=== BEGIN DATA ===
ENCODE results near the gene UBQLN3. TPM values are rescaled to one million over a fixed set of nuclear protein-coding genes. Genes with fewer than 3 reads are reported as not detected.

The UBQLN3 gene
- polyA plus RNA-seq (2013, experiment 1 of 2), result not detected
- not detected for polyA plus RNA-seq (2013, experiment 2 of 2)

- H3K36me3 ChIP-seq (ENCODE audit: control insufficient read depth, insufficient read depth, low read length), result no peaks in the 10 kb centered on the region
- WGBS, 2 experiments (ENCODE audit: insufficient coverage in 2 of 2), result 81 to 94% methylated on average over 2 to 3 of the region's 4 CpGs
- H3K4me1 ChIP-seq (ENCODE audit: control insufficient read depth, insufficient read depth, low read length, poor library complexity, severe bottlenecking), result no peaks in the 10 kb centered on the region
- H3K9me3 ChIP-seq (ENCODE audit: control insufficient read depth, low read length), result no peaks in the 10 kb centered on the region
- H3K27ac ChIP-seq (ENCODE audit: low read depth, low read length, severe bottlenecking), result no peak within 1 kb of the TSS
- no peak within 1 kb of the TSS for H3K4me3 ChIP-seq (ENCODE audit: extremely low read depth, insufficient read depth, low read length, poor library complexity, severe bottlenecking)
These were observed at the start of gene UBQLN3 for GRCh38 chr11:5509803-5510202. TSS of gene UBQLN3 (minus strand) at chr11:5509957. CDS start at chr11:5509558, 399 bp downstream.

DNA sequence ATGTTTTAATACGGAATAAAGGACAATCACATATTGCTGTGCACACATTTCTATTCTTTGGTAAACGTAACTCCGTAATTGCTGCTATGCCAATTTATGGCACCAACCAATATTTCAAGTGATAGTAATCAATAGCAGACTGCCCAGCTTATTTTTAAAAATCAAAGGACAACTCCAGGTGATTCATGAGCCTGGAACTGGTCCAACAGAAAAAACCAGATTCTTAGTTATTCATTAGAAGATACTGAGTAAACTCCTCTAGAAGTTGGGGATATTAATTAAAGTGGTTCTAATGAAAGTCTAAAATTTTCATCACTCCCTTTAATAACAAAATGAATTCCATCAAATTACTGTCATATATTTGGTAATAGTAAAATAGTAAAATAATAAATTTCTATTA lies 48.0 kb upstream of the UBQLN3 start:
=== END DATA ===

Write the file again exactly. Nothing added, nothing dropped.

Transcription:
ENCODE results near the gene UBQLN3. TPM values are rescaled to one million over a fixed set of nuclear protein-coding genes. Genes with fewer than 3 reads are reported as not detected.

The UBQLN3 gene
- polyA plus RNA-seq (2013, experiment 1 of 2), result not detected
- not detected for polyA plus RNA-seq (2013, experiment 2 of 2)

- H3K36me3 ChIP-seq (ENCODE audit: control insufficient read depth, insufficient read depth, low read length), result no peaks in the 10 kb centered on the region
- WGBS, 2 experiments (ENCODE audit: insufficient coverage in 2 of 2), result 81 to 94% methylated on average over 2 to 3 of the region's 4 CpGs
- H3K4me1 ChIP-seq (ENCODE audit: control insufficient read depth, insufficient read depth, low read length, poor library complexity, severe bottlenecking), result no peaks in the 10 kb centered on the region
- H3K9me3 ChIP-seq (ENCODE audit: control insufficient read depth, low read length), result no peaks in the 10 kb centered on the region
- H3K27ac ChIP-seq (ENCODE audit: low read depth, low read length, severe bottlenecking), result no peak within 1 kb of the TSS
- no peak within 1 kb of the TSS for H3K4me3 ChIP-seq (ENCODE audit: extremely low read depth, insufficient read depth, low read length, poor library complexity, severe bottlenecking)
These were observed at the start of gene UBQLN3 for GRCh38 chr11:5509803-5510202. TSS of gene UBQLN3 (minus strand) at chr11:5509957. CDS start at chr11:5509558, 399 bp downstream.

DNA sequence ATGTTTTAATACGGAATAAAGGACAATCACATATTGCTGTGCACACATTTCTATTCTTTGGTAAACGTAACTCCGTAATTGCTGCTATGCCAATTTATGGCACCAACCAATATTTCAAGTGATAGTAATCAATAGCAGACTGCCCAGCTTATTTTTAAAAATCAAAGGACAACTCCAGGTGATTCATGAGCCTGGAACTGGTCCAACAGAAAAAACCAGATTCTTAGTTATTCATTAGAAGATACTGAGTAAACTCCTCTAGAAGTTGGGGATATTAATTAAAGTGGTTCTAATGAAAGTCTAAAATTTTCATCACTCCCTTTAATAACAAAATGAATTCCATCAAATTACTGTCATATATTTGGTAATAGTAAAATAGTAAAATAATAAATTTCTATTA lies 48.0 kb upstream of the UBQLN3 start: